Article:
Preserving endangered sounds and discovering Ctrl-F

A rescued timberline wolf howls at The Wild Animal Sanctuary on Oct. 20, 2011 in Keenesburg, Colo.

You hear my voice on the radio or because of technology. Technology builds things, it advances civilizations, it lets you see and hear more than you ever could. You can have a conversation with someone on another continent, hear a concert in a different hemisphere, instantly.

But what sounds do we lose in the name of progress? Bernie Krause has been recording natural sounds for decades. His site wildsanctuary.com has over 3,500 hours of natural sounds. He says the sounds are getting more scarce.

"When I first started," Krause says, "I could record for 15 hours and get one hour of useable material. Now I have to record almost 2,000 hours to get an hour of usable material. From my perspective, technology has really impeded on natural sound and caused us not to hear it instead of to hear it. And it's one of the most serious problems when we go out and record. Aircraft of all kinds, private and commercial as well as motorcycles that you can hear seven or eight miles away. So that's technology to me."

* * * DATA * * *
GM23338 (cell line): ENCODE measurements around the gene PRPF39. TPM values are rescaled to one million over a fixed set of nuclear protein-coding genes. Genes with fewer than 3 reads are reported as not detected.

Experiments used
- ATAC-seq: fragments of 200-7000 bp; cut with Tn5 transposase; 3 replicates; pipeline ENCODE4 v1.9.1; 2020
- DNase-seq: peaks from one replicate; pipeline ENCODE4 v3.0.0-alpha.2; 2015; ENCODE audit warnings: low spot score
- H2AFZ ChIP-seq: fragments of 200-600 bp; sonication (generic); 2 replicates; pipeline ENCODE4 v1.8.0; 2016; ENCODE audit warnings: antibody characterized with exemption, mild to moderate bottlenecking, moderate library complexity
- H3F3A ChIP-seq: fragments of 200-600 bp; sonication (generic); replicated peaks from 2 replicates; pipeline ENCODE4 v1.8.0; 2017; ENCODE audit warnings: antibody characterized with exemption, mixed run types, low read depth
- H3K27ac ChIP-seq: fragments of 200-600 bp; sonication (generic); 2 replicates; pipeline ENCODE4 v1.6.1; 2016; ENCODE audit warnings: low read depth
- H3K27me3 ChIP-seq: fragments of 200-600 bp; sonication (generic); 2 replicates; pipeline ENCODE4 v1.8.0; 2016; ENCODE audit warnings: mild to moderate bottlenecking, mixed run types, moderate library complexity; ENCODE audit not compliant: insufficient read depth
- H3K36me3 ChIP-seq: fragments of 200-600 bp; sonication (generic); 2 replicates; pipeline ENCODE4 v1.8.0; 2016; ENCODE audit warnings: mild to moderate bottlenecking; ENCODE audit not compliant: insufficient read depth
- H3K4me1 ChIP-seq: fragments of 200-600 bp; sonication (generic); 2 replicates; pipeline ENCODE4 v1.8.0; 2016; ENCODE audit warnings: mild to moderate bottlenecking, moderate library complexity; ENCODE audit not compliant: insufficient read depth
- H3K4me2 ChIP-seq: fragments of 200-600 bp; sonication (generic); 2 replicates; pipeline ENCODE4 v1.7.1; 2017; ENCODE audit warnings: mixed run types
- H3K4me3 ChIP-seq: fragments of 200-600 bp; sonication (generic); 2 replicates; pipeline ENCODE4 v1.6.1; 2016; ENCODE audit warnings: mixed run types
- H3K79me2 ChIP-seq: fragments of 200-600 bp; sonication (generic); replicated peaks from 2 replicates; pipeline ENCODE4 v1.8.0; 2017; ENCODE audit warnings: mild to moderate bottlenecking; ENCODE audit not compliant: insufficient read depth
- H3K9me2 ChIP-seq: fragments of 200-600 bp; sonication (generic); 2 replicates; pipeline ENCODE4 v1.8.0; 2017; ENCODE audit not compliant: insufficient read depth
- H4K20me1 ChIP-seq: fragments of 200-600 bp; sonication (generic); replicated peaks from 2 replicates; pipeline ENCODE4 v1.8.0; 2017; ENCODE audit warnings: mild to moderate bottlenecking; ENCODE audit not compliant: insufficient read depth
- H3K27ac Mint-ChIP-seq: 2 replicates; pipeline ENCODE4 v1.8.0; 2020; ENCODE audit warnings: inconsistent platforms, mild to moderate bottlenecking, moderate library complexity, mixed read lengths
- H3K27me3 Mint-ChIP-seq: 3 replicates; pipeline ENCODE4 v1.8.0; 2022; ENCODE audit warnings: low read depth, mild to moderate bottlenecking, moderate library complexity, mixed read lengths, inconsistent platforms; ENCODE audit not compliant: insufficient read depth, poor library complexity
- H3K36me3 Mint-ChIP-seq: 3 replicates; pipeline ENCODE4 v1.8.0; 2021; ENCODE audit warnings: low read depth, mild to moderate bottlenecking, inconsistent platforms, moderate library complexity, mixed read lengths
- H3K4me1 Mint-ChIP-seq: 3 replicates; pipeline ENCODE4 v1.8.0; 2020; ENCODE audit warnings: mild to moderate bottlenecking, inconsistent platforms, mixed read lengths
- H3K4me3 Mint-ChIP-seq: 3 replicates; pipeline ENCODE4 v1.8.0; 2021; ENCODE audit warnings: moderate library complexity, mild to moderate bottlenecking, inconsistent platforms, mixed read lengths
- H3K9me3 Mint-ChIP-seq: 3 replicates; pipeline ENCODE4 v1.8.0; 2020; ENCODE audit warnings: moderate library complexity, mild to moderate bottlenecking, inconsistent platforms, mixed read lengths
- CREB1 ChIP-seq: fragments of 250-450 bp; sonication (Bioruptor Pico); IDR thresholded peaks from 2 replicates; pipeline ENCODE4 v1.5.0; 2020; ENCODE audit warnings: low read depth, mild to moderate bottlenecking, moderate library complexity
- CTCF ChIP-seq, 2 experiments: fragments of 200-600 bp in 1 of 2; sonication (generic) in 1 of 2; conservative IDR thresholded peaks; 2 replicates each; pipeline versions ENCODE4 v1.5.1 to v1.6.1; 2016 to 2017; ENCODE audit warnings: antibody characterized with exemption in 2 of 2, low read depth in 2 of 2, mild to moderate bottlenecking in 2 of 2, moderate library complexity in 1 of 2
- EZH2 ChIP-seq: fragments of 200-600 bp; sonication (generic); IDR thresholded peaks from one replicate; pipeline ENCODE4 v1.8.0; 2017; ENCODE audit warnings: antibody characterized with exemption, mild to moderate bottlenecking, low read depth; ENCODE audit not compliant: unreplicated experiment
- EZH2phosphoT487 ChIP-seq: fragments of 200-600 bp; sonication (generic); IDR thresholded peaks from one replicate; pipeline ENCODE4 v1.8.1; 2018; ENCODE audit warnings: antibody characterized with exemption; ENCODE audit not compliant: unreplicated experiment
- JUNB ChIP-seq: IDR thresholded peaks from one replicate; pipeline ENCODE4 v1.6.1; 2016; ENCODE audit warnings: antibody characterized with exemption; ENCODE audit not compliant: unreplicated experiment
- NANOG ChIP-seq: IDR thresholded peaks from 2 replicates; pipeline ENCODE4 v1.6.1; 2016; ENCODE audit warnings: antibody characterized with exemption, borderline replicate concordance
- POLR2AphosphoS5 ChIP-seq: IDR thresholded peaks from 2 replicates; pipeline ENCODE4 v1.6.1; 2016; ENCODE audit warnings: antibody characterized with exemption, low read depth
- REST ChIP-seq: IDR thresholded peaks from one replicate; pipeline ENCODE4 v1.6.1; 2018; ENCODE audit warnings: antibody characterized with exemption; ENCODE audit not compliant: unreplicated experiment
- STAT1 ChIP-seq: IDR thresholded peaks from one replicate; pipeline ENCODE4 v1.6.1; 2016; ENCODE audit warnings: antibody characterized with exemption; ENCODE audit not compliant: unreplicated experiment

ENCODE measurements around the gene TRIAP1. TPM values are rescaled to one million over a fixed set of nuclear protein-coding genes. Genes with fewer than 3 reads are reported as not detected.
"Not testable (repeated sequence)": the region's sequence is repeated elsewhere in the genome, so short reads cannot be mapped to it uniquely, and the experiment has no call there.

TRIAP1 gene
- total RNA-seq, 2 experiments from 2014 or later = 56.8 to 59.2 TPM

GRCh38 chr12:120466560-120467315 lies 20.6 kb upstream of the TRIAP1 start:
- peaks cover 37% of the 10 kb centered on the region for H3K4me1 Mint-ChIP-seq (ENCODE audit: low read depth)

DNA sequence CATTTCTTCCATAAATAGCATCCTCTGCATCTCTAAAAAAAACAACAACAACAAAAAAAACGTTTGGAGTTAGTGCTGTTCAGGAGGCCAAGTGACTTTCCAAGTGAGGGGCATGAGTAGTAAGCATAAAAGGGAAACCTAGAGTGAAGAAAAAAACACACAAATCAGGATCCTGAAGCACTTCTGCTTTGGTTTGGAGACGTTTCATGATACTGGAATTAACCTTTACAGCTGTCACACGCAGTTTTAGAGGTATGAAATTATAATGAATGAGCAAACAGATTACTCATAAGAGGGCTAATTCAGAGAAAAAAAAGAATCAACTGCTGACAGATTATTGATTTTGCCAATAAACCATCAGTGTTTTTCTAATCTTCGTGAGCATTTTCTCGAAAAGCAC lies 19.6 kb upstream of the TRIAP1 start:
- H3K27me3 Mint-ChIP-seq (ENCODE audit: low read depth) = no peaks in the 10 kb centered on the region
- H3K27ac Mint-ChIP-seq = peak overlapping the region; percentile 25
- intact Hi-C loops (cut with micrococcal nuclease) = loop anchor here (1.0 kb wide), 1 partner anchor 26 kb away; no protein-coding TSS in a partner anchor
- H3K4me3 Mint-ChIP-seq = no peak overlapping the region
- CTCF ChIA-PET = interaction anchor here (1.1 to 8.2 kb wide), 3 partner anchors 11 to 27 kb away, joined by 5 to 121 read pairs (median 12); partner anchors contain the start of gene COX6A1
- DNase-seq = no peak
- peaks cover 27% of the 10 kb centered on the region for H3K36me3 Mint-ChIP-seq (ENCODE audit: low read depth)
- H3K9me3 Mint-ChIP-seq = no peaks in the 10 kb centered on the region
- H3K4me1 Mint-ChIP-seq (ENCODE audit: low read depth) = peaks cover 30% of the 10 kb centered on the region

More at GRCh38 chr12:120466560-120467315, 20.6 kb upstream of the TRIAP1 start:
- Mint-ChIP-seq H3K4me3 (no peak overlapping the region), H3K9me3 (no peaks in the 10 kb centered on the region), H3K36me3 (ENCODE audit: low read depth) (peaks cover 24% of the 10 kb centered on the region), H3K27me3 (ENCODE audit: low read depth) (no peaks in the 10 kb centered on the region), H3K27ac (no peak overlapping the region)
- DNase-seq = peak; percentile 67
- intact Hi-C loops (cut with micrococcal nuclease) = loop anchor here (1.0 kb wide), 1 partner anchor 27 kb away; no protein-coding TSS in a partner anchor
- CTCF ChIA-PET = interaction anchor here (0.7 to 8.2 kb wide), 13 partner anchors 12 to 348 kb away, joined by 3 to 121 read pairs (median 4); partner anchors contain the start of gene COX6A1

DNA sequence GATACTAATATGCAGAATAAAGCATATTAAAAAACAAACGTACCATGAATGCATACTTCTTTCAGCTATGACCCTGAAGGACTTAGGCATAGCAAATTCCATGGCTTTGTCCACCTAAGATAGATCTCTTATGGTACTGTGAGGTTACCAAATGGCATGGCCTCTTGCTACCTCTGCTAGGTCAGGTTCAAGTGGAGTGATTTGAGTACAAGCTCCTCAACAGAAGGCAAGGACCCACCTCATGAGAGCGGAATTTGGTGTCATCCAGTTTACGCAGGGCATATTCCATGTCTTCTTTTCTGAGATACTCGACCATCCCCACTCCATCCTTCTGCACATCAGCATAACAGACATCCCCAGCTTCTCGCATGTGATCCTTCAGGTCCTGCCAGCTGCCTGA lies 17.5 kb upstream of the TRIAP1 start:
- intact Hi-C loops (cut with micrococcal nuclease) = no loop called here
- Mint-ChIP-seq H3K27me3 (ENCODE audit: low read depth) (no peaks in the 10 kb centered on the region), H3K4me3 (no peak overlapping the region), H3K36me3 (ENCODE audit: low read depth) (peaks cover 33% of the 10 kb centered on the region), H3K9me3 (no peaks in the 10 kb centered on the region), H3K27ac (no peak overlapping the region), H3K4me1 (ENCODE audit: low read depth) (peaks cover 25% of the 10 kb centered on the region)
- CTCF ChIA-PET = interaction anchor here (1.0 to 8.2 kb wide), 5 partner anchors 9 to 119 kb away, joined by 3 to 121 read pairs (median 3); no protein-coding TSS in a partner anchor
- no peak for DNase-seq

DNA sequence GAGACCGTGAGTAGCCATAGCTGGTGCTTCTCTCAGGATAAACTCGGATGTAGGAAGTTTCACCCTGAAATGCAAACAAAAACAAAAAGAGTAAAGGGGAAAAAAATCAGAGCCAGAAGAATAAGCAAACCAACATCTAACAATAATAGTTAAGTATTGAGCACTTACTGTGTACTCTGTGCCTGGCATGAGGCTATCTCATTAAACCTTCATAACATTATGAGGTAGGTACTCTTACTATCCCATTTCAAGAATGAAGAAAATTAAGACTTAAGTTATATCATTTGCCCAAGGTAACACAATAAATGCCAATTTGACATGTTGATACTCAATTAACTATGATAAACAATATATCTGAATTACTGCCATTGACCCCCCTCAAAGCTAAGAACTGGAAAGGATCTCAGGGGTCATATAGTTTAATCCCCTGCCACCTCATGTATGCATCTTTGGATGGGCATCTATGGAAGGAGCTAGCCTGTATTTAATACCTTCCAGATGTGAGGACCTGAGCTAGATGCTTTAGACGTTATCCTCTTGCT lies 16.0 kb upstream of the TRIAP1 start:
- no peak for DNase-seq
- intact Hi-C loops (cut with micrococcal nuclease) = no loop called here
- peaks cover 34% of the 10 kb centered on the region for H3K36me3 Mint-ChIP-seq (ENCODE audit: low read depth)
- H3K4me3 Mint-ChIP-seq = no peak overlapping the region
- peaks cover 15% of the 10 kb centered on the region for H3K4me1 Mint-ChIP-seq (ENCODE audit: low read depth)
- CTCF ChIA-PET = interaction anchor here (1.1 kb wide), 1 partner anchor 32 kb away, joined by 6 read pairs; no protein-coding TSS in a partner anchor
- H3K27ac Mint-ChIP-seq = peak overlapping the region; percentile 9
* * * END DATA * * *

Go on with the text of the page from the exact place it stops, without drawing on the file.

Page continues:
Krause says nature has its own rhythm. White noise machines try to imitate nature but they don't quite get it right. "The replacement sounds are the sounds of human endeavor," he says, "and these are noises which are kind of random, and because they're random and have no real information in them that's useful to our survival, they really aren't very healthy at all."

Also in today's program, only about 10 percent of the population knows about Ctrl-F, the easy keyboard method of finding anything on a screen. I guess those that know about it figure everyone does. Those that don't would never think to ask. We talk to Alexis Madrigal of The Atlantic about this phenomenon.

About the author

John Moe is the host of Marketplace Tech Report, where he provides an insightful overview of the latest tech news.

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